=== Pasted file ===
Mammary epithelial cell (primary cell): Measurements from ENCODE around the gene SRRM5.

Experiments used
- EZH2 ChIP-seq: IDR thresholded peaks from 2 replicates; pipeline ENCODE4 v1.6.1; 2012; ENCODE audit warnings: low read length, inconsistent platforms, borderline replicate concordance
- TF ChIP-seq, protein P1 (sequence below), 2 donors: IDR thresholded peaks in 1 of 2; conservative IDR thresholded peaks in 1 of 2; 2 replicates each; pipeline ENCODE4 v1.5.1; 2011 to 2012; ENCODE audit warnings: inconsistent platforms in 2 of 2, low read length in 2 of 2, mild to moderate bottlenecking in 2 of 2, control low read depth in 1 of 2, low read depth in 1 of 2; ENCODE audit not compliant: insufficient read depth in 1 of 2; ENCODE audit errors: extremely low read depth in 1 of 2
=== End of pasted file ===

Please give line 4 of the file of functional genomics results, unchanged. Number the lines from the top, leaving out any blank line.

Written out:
- TF ChIP-seq, protein P1 (sequence below), 2 donors: IDR thresholded peaks in 1 of 2; conservative IDR thresholded peaks in 1 of 2; 2 replicates each; pipeline ENCODE4 v1.5.1; 2011 to 2012; ENCODE audit warnings: inconsistent platforms in 2 of 2, low read length in 2 of 2, mild to moderate bottlenecking in 2 of 2, control low read depth in 1 of 2, low read depth in 1 of 2; ENCODE audit not compliant: insufficient read depth in 1 of 2; ENCODE audit errors: extremely low read depth in 1 of 2